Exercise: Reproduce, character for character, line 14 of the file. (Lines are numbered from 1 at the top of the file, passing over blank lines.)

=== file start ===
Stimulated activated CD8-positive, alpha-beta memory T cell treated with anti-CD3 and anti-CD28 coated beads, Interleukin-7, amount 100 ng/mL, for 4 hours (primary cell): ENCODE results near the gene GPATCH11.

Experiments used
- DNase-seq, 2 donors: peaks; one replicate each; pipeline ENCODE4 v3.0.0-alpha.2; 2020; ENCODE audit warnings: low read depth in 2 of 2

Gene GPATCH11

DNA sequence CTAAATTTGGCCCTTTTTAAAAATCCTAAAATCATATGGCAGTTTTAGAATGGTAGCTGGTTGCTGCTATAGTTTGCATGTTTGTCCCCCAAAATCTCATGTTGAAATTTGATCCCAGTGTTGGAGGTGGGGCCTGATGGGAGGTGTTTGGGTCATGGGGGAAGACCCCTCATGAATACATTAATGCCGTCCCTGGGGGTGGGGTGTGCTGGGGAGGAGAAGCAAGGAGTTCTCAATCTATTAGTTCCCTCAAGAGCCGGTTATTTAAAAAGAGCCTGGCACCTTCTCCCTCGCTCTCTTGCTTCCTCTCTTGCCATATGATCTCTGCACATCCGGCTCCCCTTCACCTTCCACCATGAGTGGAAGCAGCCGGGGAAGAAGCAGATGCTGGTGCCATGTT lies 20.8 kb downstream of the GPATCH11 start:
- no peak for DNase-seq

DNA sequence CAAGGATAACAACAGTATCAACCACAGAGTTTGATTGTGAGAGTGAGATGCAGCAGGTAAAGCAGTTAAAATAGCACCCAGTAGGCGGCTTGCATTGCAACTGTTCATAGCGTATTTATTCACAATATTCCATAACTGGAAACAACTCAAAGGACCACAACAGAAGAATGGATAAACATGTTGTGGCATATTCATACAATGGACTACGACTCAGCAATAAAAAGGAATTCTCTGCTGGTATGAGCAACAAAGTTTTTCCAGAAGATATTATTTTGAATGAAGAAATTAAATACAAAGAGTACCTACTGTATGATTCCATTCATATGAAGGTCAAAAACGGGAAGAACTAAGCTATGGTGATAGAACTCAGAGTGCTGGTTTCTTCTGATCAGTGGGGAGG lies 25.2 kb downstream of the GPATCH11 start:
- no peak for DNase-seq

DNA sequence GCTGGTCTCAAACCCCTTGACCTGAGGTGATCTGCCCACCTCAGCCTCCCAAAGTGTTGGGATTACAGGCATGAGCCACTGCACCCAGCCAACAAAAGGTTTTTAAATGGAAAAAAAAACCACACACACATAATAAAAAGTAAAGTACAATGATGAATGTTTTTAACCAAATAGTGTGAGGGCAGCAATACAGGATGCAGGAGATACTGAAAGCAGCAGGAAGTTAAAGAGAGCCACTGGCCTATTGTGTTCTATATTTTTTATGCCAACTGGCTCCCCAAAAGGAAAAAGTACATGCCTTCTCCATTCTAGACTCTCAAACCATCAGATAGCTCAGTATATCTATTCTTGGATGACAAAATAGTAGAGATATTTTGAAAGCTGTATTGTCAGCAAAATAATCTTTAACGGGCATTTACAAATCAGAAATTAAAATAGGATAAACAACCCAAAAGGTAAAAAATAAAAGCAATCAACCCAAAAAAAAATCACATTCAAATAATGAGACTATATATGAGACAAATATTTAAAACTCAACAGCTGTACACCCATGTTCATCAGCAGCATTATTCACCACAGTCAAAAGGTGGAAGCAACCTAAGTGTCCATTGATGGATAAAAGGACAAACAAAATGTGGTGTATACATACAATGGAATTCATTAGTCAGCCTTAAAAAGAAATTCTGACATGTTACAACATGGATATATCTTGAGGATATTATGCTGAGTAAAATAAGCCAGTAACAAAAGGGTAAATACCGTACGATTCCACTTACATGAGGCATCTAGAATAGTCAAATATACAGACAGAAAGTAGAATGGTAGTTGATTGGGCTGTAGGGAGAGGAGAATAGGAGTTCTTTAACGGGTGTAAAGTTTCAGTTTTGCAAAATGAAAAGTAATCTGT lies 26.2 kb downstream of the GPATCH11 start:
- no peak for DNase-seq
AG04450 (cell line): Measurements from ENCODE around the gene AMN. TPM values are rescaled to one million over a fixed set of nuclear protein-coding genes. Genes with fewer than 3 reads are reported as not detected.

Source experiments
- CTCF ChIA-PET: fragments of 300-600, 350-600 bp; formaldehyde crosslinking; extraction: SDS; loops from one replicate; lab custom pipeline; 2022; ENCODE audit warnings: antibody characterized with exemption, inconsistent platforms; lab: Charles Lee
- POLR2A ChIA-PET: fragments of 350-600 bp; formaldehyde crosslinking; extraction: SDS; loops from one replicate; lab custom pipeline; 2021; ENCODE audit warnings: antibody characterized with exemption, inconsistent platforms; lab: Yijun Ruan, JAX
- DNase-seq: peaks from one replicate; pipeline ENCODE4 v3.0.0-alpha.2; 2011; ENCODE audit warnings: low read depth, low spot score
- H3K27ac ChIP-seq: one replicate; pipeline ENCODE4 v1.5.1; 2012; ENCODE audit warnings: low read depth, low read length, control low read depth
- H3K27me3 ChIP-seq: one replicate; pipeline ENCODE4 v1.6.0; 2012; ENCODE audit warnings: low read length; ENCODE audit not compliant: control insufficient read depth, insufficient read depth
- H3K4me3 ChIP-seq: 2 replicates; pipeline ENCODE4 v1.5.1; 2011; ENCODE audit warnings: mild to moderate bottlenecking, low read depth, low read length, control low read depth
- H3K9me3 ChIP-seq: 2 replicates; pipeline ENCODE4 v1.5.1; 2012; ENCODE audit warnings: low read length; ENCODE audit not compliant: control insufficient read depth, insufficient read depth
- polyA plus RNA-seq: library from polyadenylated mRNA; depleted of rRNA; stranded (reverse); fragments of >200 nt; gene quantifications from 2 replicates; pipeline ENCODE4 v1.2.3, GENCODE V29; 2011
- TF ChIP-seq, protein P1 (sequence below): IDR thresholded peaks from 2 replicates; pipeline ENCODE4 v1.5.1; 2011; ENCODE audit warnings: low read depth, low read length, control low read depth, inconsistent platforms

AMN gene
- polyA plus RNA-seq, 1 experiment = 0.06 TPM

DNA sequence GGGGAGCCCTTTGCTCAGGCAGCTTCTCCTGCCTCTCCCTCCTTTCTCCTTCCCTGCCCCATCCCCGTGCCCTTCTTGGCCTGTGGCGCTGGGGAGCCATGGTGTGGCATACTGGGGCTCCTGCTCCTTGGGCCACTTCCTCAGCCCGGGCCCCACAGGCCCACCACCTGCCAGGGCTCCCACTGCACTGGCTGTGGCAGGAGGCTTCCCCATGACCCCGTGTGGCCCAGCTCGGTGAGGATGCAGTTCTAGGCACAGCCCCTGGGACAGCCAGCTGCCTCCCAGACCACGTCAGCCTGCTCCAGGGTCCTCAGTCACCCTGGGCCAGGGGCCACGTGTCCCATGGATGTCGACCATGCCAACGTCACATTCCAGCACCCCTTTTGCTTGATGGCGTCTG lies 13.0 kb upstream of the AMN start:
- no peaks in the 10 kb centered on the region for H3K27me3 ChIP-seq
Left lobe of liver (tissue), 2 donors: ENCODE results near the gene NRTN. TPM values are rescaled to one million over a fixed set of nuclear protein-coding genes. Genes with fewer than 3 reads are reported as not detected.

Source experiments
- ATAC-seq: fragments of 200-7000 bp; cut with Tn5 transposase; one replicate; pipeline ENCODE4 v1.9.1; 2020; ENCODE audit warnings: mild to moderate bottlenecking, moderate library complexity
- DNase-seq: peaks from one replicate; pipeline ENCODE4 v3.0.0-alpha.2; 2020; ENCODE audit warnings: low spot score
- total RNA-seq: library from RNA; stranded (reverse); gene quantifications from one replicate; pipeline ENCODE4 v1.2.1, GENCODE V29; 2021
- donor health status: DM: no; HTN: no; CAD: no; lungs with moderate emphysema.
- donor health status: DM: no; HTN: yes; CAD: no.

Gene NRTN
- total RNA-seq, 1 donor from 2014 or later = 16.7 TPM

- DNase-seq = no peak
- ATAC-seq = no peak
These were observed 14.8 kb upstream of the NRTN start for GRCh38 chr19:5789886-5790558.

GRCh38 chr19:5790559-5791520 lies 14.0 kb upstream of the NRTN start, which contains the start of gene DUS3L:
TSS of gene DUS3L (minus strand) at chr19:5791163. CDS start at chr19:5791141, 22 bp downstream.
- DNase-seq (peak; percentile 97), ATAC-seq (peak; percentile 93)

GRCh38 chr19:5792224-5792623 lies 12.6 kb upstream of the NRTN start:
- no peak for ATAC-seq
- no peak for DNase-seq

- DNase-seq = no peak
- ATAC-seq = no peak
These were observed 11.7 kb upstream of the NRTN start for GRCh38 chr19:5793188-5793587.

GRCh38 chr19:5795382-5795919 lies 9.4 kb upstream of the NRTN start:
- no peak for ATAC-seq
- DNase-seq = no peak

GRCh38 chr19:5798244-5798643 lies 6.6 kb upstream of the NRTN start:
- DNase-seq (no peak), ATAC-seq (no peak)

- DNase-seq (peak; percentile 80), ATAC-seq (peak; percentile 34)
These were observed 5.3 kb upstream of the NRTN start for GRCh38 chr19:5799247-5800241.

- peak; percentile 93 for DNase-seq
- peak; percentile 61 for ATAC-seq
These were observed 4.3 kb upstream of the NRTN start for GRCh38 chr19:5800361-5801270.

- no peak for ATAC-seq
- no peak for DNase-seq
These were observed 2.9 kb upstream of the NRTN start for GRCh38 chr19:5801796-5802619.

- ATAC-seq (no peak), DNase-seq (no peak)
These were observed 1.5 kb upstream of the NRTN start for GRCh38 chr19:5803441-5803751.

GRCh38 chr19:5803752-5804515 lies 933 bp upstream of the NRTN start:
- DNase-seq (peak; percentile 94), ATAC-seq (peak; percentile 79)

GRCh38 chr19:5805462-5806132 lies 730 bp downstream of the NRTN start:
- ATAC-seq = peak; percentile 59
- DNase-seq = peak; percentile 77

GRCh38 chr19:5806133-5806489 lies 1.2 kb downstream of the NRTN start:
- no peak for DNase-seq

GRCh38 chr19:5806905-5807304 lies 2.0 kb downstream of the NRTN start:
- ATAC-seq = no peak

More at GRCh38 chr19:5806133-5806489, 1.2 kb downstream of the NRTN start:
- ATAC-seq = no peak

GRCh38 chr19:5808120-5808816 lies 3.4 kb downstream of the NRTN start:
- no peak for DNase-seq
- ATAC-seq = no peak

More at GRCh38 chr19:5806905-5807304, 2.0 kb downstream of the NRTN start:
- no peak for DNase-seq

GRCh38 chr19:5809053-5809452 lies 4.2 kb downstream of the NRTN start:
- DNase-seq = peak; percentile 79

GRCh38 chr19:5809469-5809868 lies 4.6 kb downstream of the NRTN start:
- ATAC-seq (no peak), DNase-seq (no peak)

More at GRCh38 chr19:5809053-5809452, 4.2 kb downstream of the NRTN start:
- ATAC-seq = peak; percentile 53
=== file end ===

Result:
- POLR2A ChIA-PET: fragments of 350-600 bp; formaldehyde crosslinking; extraction: SDS; loops from one replicate; lab custom pipeline; 2021; ENCODE audit warnings: antibody characterized with exemption, inconsistent platforms; lab: Yijun Ruan, JAX